Human Resources Best Practices The Hershey Company Essay

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Human Resources Best Practices: The Hershey Company

The Hershey Company (Hershey) is a world leader, not only in the manufacture of chocolate, but also in ethical behavior. Employing approximately 13,600 people worldwide, Hershey markets its products in 50 countries, with key markets in the United States, Canada, Mexico, India, China and Brazil (The Hershey Company, n.d.). Realizing the importance of ethics in its worldwide operations, Hershey is pointedly: "committed to being all-inclusive" (The Hershey Company, n.d.), deliberately courting prospective employees across the arrays of age, gender, race, ethnicity and sexual orientation; dedicated to mentoring as a means of enhancing the lives of its mentor/protege teams, their families, neighborhoods and beyond. As a result, Hershey has created a thriving organizational culture benefitting everyone it touches.


Hershey's values and the Company's actions to support those values are clearly stated:

"We are committed to being all-inclusive and to realizing our vision of 'Great People Building Great Brands.' Our story of diversity is told through our Great People of diverse backgrounds, ideas and interests. We provide opportunities for our employees to learn, grow and shine in both the work environment and the community. Our Diversity Councils and Affinity Groups provide a forum through which employees may provide and discuss recommendations on increasing productivity as well as the quality of our work environment"(The Hershey Company, n.d.).

Since diversity involves the area of gender, age, race, ethnicity and sexual orientation, that issue theoretically encompasses billions of people across the globe. Furthermore, Hershey manufactures its products in 17 countries and markets those products in 50 countries (The Hershey Company, n.d.); consequently, the company cuts a wide swath across globally possible employees and distributors of every gender, age, race, ethnicity and sexual orientation. Operating in countries as different as Mexico and China, for example, Hershey must learn and embrace widely differing values, customs and languages in order to operate as effectively as possible, effectively operating as a microcosm of the World at large.

Hershey does, in fact celebrate divergences in gender, age, race and ethnicity by hosting: "an annual companywide Inclusion Day celebration emphasizing the diversity of local communities; 'Lunch and Learn' speakers who discuss topics ranging from new immigrant experiences to personal empowerment for minorities and women; an in-depth website employees can use to find information about a vast array of diversity subjects; diversity email newsletters designed to educate employees on specific aspects of diversity as well as to inform them about why those differences are important to our business" (The Hershey Company, n.d.). Hershey also sponsors affinity groups for Asians, African-Americans and Hispanics, a network for young professionals, "Prism" -- "a resource for gay, lesbian, bisexual and transgender (GLBT) employees and an alliance for all employees of The Hershey Company," the Women's Council and a Sales Diversity Council (The Hershey Company, n.d.). Through its workplace policies, Inclusion Days, 'Lunch and Learn' speakers, in-depth diversity-rich website, diversity e-mail newsletters, and widespread sponsorships, Hershey captures a huge share of the world's market while benefitting every community in which it operates.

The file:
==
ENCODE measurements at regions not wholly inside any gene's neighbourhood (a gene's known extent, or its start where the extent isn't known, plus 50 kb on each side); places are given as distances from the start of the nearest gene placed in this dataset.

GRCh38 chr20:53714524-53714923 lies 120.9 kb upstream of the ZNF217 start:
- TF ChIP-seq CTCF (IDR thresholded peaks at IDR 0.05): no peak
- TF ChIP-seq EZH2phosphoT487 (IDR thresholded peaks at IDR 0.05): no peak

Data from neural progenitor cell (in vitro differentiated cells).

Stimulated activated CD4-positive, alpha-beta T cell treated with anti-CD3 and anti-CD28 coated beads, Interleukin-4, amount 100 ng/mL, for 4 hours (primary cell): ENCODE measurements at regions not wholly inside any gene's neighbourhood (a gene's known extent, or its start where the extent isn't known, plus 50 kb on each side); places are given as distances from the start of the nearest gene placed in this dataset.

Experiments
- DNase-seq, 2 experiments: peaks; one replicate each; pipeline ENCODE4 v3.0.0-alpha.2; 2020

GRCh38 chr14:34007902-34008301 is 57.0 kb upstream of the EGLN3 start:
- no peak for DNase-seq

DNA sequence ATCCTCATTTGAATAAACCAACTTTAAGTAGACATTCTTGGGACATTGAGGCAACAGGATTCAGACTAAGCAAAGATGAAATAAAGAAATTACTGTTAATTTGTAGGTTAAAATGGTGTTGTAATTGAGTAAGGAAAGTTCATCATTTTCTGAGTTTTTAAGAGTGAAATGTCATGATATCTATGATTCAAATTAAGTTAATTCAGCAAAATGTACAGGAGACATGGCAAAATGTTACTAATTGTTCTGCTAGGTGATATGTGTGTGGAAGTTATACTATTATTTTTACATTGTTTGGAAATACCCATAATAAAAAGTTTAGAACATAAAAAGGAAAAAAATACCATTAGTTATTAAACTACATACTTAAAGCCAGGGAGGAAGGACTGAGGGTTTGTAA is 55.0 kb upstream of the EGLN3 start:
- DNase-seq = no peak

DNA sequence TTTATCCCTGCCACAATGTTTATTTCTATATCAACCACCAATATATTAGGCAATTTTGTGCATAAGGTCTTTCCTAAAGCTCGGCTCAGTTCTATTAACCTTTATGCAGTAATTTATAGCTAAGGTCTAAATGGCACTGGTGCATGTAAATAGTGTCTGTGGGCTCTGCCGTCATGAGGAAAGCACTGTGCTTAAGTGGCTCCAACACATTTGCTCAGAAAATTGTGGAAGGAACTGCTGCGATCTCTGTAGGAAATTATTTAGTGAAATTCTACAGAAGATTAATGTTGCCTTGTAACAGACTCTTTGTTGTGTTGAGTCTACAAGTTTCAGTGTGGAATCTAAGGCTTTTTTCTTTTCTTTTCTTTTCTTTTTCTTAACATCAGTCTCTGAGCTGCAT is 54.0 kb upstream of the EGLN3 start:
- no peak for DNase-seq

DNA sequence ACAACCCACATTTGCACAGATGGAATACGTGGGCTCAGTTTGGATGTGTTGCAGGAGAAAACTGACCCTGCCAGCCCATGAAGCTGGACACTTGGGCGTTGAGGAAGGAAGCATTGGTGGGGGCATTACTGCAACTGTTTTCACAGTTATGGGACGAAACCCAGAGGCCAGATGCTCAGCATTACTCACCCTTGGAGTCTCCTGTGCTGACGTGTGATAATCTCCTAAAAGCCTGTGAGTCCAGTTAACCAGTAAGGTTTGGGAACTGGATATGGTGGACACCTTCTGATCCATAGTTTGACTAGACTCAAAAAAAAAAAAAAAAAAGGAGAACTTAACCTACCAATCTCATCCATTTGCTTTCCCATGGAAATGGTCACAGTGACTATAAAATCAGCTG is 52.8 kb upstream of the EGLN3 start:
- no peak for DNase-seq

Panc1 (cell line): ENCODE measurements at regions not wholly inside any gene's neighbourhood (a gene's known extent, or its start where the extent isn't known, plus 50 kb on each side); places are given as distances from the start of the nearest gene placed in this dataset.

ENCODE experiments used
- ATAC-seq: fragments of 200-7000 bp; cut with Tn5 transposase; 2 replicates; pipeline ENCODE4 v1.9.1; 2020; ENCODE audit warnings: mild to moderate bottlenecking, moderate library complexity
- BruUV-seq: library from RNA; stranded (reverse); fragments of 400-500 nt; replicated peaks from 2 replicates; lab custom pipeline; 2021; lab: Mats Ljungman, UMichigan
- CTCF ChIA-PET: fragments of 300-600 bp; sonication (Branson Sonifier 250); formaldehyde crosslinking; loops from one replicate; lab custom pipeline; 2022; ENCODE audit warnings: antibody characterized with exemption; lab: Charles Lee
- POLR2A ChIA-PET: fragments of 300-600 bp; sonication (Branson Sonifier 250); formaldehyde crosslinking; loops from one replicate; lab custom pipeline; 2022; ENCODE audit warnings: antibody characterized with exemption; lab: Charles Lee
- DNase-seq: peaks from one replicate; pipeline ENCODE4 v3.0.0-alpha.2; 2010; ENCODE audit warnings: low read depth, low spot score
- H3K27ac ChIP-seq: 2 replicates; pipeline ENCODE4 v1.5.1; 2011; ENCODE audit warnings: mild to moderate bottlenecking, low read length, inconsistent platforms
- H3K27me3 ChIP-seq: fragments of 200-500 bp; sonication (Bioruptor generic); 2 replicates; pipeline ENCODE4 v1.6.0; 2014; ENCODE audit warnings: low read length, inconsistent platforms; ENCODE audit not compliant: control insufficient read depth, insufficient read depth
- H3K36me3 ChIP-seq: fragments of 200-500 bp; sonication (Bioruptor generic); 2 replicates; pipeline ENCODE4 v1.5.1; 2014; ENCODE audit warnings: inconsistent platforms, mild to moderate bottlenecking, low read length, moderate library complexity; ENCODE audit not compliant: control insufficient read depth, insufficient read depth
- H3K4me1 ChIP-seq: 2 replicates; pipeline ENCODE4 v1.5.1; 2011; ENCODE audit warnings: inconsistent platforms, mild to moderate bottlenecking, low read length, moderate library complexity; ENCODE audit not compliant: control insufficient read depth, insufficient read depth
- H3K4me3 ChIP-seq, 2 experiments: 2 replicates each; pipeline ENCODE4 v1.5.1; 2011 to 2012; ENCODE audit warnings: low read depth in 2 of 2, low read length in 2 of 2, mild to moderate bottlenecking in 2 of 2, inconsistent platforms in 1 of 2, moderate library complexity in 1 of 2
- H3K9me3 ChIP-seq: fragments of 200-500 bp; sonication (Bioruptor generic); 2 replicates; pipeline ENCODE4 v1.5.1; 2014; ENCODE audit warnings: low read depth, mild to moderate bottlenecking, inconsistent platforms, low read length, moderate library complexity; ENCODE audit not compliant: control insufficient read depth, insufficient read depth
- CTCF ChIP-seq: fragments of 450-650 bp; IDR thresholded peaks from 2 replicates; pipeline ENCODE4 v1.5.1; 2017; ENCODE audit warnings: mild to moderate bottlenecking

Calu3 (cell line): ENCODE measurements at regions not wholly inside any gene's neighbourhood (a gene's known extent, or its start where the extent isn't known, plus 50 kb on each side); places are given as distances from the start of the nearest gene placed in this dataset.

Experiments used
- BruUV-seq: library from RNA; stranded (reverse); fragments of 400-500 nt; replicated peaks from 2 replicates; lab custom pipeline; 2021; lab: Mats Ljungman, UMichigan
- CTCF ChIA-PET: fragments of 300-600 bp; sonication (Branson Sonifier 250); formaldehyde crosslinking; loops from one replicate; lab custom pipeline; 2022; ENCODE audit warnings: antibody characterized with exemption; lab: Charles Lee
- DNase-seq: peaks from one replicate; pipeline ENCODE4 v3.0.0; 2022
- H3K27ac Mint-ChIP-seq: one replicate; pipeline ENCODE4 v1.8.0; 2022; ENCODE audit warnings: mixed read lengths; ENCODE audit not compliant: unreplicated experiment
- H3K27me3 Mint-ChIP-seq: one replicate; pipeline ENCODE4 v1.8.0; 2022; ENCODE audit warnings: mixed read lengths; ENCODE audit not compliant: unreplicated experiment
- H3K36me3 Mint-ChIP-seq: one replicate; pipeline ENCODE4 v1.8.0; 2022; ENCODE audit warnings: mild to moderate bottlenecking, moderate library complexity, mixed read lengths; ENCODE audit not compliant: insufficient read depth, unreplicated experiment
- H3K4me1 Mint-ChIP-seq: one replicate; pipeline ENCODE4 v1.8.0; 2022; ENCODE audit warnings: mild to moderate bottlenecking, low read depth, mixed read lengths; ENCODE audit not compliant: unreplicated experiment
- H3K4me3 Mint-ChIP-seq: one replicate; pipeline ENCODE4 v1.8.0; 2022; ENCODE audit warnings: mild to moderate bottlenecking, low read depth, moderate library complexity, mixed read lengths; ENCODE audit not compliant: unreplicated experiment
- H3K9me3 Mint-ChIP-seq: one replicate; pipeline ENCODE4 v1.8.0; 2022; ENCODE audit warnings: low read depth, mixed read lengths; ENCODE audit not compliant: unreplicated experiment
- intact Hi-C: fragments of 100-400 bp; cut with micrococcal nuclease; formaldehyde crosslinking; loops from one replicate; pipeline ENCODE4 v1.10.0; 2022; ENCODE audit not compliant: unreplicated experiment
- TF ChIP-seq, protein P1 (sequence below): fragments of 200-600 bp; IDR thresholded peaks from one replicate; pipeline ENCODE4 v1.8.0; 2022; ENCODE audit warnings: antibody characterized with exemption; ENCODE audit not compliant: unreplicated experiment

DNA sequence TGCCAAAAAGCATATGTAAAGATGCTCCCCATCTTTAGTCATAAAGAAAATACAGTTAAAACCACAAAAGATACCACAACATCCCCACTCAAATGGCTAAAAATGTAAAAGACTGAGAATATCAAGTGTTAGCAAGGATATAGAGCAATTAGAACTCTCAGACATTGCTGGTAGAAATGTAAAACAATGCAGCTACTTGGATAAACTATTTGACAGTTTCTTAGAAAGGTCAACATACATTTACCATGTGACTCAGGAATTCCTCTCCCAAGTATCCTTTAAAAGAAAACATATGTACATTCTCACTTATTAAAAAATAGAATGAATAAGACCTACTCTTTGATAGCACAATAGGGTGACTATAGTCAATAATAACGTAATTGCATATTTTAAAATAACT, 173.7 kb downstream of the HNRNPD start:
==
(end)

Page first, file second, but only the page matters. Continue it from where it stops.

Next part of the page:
Through its many programs and sponsorships, Hershey encourages its employees to interpret those values and apply them to his/her own function within the company (Denecke & McGuire, 2005). Ideally, an employee should interpret those values to require excellent job performance, not only in the employee's individual performance but also in the employee's dealings with the diverse employee groups encountered in the workplace. Hershey's values should also be interpreted to mean that the employee does not merely value achievement; rather, the employee values achievement with diversity. Hershey's values should also be interpreted to mean that each employee is personally accountable for furthering and strengthening Hershey's values by the employee's actions and speech, both on the job and in…

Sources Used in Document:

Works Cited

Authenticity Consulting, LLC. (n.d.). Mentoring. Retrieved from Web site:

Denecke, A., & McGuire, P. (2005, May 8). Six steps for implementing diversity programs . Retrieved from Portland Business Journal:

The Hershey Company. (n.d.). Hershey's | workforce diversity at the Hershey Company | careers. Retrieved from The Hershey Coimpany Web site:

The Hershey Company. (n.d.). Our values. Retrieved from The Hershey Company Web site:

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